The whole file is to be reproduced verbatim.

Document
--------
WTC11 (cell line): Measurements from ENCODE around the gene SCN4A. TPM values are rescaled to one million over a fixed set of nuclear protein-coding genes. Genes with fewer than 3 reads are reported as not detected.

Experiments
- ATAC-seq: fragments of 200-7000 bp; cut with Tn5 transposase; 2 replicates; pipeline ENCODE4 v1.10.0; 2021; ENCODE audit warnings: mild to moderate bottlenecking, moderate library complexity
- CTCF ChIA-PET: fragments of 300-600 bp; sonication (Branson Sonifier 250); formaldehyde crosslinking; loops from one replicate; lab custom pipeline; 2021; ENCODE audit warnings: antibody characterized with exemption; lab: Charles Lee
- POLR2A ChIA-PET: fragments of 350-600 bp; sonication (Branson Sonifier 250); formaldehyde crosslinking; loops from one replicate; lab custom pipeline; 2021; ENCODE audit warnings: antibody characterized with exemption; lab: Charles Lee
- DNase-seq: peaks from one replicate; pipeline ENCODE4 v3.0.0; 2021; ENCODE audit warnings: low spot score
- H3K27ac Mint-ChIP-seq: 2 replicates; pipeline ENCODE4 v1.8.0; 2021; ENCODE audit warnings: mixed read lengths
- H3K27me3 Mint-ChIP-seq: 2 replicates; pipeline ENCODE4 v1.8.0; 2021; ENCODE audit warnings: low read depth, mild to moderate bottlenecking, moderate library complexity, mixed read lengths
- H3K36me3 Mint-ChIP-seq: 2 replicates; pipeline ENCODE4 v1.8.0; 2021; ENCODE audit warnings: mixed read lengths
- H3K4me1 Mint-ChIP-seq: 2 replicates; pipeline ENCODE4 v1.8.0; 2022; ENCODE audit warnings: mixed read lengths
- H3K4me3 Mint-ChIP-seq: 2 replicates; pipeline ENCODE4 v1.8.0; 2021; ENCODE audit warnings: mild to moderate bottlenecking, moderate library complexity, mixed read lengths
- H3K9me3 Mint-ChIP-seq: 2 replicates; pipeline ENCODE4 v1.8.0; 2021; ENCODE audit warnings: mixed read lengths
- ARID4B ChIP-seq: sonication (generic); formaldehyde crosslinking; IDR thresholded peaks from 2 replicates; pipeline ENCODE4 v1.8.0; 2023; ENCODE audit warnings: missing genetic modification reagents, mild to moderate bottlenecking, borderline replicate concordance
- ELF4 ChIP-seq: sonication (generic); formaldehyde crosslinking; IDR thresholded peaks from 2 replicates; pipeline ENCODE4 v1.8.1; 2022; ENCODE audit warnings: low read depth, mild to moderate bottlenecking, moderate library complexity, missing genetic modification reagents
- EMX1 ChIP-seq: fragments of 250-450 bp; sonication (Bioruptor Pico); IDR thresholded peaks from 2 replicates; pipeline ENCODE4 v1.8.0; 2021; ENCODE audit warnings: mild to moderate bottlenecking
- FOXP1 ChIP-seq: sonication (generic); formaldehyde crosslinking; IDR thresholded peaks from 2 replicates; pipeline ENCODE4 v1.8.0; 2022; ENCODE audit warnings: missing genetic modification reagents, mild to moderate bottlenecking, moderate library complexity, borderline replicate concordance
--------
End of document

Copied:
WTC11 (cell line): Measurements from ENCODE around the gene SCN4A. TPM values are rescaled to one million over a fixed set of nuclear protein-coding genes. Genes with fewer than 3 reads are reported as not detected.

Experiments
- ATAC-seq: fragments of 200-7000 bp; cut with Tn5 transposase; 2 replicates; pipeline ENCODE4 v1.10.0; 2021; ENCODE audit warnings: mild to moderate bottlenecking, moderate library complexity
- CTCF ChIA-PET: fragments of 300-600 bp; sonication (Branson Sonifier 250); formaldehyde crosslinking; loops from one replicate; lab custom pipeline; 2021; ENCODE audit warnings: antibody characterized with exemption; lab: Charles Lee
- POLR2A ChIA-PET: fragments of 350-600 bp; sonication (Branson Sonifier 250); formaldehyde crosslinking; loops from one replicate; lab custom pipeline; 2021; ENCODE audit warnings: antibody characterized with exemption; lab: Charles Lee
- DNase-seq: peaks from one replicate; pipeline ENCODE4 v3.0.0; 2021; ENCODE audit warnings: low spot score
- H3K27ac Mint-ChIP-seq: 2 replicates; pipeline ENCODE4 v1.8.0; 2021; ENCODE audit warnings: mixed read lengths
- H3K27me3 Mint-ChIP-seq: 2 replicates; pipeline ENCODE4 v1.8.0; 2021; ENCODE audit warnings: low read depth, mild to moderate bottlenecking, moderate library complexity, mixed read lengths
- H3K36me3 Mint-ChIP-seq: 2 replicates; pipeline ENCODE4 v1.8.0; 2021; ENCODE audit warnings: mixed read lengths
- H3K4me1 Mint-ChIP-seq: 2 replicates; pipeline ENCODE4 v1.8.0; 2022; ENCODE audit warnings: mixed read lengths
- H3K4me3 Mint-ChIP-seq: 2 replicates; pipeline ENCODE4 v1.8.0; 2021; ENCODE audit warnings: mild to moderate bottlenecking, moderate library complexity, mixed read lengths
- H3K9me3 Mint-ChIP-seq: 2 replicates; pipeline ENCODE4 v1.8.0; 2021; ENCODE audit warnings: mixed read lengths
- ARID4B ChIP-seq: sonication (generic); formaldehyde crosslinking; IDR thresholded peaks from 2 replicates; pipeline ENCODE4 v1.8.0; 2023; ENCODE audit warnings: missing genetic modification reagents, mild to moderate bottlenecking, borderline replicate concordance
- ELF4 ChIP-seq: sonication (generic); formaldehyde crosslinking; IDR thresholded peaks from 2 replicates; pipeline ENCODE4 v1.8.1; 2022; ENCODE audit warnings: low read depth, mild to moderate bottlenecking, moderate library complexity, missing genetic modification reagents
- EMX1 ChIP-seq: fragments of 250-450 bp; sonication (Bioruptor Pico); IDR thresholded peaks from 2 replicates; pipeline ENCODE4 v1.8.0; 2021; ENCODE audit warnings: mild to moderate bottlenecking
- FOXP1 ChIP-seq: sonication (generic); formaldehyde crosslinking; IDR thresholded peaks from 2 replicates; pipeline ENCODE4 v1.8.0; 2022; ENCODE audit warnings: missing genetic modification reagents, mild to moderate bottlenecking, moderate library complexity, borderline replicate concordance